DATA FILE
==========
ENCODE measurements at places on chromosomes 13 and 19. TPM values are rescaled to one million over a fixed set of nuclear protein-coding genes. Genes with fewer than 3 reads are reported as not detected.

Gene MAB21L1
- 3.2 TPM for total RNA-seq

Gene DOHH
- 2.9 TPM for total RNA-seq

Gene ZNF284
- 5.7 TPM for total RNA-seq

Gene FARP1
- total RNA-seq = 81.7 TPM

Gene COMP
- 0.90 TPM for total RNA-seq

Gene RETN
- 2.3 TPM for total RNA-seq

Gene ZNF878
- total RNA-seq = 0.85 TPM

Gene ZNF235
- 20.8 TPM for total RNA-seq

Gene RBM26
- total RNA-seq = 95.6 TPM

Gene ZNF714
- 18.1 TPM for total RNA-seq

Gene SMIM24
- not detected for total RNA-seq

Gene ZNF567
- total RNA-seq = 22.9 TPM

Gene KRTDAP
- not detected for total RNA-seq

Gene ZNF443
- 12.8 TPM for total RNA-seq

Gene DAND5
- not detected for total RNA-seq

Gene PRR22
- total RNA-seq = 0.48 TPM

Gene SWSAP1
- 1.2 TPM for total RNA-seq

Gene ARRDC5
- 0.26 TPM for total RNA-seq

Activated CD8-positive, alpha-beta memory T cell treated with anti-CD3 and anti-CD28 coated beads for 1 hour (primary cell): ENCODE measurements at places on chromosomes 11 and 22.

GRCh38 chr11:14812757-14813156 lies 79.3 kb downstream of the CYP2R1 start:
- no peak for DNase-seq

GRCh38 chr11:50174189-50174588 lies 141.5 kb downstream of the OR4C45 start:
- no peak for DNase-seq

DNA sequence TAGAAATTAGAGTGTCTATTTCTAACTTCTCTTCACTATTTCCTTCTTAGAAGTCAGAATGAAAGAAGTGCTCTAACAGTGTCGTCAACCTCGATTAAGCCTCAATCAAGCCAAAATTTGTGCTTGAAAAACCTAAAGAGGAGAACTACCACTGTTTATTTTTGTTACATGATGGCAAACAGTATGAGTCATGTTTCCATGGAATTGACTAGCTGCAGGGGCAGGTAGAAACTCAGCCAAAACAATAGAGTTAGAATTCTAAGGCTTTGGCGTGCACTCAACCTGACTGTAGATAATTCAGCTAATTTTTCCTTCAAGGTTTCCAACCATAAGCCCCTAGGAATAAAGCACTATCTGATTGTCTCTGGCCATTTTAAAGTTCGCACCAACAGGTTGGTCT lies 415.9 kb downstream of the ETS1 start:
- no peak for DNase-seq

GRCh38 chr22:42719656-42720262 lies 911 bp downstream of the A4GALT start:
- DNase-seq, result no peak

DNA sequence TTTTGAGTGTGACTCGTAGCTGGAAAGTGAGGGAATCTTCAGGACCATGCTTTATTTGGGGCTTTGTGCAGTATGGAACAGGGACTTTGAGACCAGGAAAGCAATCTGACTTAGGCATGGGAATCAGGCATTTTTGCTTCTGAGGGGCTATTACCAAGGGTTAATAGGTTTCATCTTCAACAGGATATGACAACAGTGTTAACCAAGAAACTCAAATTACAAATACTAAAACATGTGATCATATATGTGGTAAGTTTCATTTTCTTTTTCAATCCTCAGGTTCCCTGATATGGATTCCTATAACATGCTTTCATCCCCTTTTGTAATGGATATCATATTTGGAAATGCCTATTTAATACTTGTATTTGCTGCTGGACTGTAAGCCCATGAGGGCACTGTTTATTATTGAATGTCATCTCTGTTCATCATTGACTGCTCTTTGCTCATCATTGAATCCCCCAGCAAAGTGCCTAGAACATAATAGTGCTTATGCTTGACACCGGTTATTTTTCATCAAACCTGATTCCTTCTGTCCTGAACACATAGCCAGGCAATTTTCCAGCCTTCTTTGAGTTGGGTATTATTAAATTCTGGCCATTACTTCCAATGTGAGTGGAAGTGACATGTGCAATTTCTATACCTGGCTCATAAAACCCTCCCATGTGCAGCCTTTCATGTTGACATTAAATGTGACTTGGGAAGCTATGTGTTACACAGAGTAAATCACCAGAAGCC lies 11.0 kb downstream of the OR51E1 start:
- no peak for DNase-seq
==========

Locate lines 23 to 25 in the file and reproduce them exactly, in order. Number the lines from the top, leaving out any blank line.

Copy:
- not detected for total RNA-seq

Gene ZNF567
- total RNA-seq = 22.9 TPM